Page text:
'What to the Slave Is the Fourth of July?': The History of Frederick Douglass' Searing Independence Day OrationBreaking News
tags: African American history, Frederick Douglass, July 4th
After the Independence Day military parade in the nation’s capital on Thursday, President Donald Trump will give a speech at the Lincoln Memorial, the most recognizable memorial to his predecessor’s leadership during the Civil War and the abolition of slavery. And yet, alternative Fourth of July commemorations across the United States often draw attention to a different side of that story, with readings of the Frederick Douglass speech best known today as “What to the Slave is the Fourth of July?”
The speech was originally delivered at a moment when the country was fiercely locked in debate over the question of slavery, but there’s a reason why it has remained famous more than 150 years after emancipation, says David Blight, author of the 2019 Pulitzer Prize winning biography Frederick Douglass: Prophet of Freedom.
To some, celebrations of American independence on July 4 are a reminder of the country’s hypocrisy on the matter of freedom, as slavery played a key role in the nation’s history; even today, America’s history of racism is still being written, while other forms of modern-day slavery persist in the U.S. and around the world. For those who feel that way, July 5 may be an easier day to celebrate: on that day in 1827, 4,000 African Americans paraded down Broadway in New York City to celebrate the end of slavery in their state.
One person who felt that way was Douglass, the famous abolitionist, who was himself born into slavery. When the Ladies Anti-Slavery Society of Rochester, N.Y., invited Douglass to give a July 4 speech in 1852, Douglass opted to speak on July 5 instead.
Addressing an audience of about 600 at the newly constructed Corinthian Hall, he started out by acknowledging that the signers of the Declaration of Independence were “brave” and “great” men, and that the way they wanted the Republic to look was in the right spirit. But, he said, speaking more than a decade before slavery was ended nationally, a lot of work still needed to be done so that all citizens can enjoy “life, liberty, and the pursuit of happiness.” Above “your national, tumultuous joy” — the July 4th celebrations of white Americans — were the “mournful wails of millions” whose heavy chains “are, today, rendered more intolerable by the jubilee shouts that reach them.”
In the oration’s most famous passages, Douglass discussed what it felt like to see such festivities and to know independence was not a given for people like him:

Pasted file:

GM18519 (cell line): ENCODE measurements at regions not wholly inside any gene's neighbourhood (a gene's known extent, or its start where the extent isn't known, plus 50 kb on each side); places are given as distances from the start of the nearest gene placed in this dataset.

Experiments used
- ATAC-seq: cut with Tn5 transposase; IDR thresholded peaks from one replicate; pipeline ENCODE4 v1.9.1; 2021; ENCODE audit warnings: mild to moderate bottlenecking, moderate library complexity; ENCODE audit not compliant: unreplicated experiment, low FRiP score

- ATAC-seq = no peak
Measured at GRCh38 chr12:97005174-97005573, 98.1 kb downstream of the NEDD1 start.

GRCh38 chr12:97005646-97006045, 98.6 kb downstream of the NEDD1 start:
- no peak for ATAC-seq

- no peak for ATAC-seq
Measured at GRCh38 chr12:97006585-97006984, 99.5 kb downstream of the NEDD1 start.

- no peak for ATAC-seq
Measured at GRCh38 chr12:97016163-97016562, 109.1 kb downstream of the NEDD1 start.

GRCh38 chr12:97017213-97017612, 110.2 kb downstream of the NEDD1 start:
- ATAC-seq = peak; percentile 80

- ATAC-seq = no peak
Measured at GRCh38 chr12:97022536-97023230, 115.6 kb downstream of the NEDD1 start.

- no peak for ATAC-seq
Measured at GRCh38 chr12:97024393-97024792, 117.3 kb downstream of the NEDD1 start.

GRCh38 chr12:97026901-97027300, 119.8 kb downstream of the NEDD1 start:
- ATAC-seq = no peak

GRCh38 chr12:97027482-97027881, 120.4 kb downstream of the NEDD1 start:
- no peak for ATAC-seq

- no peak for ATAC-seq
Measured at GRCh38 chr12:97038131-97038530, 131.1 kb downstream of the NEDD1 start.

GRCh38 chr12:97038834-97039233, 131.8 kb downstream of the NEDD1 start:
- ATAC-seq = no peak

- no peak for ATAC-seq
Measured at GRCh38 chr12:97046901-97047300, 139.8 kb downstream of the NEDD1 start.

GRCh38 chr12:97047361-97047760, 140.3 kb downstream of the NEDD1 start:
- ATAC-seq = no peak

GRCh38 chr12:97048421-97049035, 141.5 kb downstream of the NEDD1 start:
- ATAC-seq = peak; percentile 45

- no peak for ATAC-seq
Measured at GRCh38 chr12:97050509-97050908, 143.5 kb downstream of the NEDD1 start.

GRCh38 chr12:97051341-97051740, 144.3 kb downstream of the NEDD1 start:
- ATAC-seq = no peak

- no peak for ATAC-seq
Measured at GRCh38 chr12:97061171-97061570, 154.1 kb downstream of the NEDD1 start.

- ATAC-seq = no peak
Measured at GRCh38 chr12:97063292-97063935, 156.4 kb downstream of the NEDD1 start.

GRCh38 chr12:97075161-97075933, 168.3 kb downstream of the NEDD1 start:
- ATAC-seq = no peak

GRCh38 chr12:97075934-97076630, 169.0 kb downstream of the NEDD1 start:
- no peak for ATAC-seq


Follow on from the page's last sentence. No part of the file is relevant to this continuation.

What have I, or those I represent, to do with your national independence? Are the great principles of political freedom and of natural justice, embodied in that Declaration of Independence, extended to us? and am I, therefore, called upon to bring our humble offering to the national altar, and to confess the benefits and express devout gratitude for the blessings resulting from your independence to us?…
I say it with a sad sense of the disparity between us. I am not included within the pale of glorious anniversary! Your high independence only reveals the immeasurable distance between us. The blessings in which you, this day, rejoice, are not enjoyed in common. The rich inheritance of justice, liberty, prosperity and independence, bequeathed by your fathers, is shared by you, not by me. The sunlight that brought light and healing to you, has brought stripes and death to me. This Fourth July is yours, not mine. You may rejoice, I must mourn…
What, to the American slave, is your 4th of July? I answer; a day that reveals to him, more than all other days in the year, the gross injustice and cruelty to which he is the constant victim. To him, your celebration is a sham; your boasted liberty, an unholy license; your national greatness, swelling vanity; your sounds of rejoicing are empty and heartless; your denunciation of tyrants, brass fronted impudence; your shouts of liberty and equality, hollow mockery; your prayers and hymns, your sermons and thanksgivings, with all your religious parade and solemnity, are, to Him, mere bombast, fraud, deception, impiety, and hypocrisy — a thin veil to cover up crimes which would disgrace a nation of savages. There is not a nation on the earth guilty of practices more shocking and bloody than are the people of the United States, at this very hour.
Douglass’ speech also foreshadowed the bloody reckoning to come: Civil War. “For it is not light that is needed, but fire; it is not the gentle shower, but thunder,” he said. “We need the storm, the whirlwind, and the earthquake.”
At the time Douglass spoke, Blight says, the opportunity was ripe for a lecture on the moral crisis.
“Uncle Tom’s Cabin had just been published that spring and was taking the country by storm. The country was in the midst of crises over fugitive slave rescues in the wake of the Fugitive Slave Act of 1850. The political party system was beginning to tear itself asunder over the expansion of slavery,” he says. “It’s also an election year; the 1852 presidential election was heating up that summer. The Nativist party is rising. It’s an extraordinary political moment.”
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